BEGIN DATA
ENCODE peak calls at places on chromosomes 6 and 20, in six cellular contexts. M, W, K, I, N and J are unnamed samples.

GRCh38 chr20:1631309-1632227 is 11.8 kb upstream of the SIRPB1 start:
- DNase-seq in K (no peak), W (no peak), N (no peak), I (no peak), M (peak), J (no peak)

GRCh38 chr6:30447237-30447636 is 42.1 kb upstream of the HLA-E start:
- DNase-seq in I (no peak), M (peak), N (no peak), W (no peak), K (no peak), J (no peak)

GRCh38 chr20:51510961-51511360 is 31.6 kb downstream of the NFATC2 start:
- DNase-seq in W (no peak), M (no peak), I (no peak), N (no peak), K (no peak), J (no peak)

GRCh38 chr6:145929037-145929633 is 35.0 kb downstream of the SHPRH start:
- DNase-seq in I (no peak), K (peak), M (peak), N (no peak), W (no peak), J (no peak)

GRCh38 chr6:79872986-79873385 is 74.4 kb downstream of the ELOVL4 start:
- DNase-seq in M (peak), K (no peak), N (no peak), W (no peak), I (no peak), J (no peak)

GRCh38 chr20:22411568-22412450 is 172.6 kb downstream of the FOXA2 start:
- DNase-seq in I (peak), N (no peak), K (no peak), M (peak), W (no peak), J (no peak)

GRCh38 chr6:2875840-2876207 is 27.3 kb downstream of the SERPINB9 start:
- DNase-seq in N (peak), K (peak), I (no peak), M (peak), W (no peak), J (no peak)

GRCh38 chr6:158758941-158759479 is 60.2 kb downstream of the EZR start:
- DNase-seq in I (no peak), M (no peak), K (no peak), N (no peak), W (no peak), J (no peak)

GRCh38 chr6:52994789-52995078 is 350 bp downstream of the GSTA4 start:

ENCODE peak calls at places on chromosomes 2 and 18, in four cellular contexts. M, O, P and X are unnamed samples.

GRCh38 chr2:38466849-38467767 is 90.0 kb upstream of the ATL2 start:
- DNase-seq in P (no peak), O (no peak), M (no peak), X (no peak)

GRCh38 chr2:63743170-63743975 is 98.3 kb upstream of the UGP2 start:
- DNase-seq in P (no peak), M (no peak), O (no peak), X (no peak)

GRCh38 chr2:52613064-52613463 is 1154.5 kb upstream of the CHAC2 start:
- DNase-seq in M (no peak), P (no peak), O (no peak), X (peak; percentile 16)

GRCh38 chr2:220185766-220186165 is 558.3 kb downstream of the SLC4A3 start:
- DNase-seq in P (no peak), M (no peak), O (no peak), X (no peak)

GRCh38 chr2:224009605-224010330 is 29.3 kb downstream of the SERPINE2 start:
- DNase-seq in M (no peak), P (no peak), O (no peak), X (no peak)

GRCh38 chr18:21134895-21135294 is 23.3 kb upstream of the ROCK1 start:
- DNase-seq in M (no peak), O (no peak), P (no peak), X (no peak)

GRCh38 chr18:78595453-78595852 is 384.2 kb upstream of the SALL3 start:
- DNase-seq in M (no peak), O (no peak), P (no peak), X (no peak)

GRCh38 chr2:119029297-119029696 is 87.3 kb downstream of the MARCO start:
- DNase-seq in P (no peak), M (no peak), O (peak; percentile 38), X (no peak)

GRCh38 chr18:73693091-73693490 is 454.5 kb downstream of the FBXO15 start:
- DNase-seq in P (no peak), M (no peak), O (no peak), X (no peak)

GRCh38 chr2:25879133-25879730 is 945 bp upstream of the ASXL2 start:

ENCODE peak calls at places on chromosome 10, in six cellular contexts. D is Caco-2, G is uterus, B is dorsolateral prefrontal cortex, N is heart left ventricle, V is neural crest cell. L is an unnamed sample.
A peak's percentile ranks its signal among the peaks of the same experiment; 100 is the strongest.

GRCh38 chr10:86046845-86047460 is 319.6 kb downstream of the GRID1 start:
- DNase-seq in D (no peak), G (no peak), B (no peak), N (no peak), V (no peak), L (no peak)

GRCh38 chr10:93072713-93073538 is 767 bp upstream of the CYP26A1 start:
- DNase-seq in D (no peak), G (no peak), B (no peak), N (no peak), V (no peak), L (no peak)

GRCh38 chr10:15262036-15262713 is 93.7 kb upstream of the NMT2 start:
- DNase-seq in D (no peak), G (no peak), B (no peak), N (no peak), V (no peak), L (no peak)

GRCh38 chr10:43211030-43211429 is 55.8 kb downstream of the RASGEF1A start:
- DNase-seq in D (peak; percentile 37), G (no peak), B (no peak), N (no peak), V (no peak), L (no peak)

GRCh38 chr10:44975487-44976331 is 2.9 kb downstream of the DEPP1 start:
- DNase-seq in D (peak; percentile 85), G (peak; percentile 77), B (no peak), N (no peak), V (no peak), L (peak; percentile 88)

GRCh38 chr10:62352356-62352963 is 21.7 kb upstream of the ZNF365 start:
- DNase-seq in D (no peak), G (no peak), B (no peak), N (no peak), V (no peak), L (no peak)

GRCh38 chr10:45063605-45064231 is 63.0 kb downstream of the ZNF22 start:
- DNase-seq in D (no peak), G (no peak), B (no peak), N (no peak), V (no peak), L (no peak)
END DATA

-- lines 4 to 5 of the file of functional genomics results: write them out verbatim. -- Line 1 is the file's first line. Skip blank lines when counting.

GRCh38 chr6:30447237-30447636 is 42.1 kb upstream of the HLA-E start:
- DNase-seq in I (no peak), M (peak), N (no peak), W (no peak), K (no peak), J (no peak)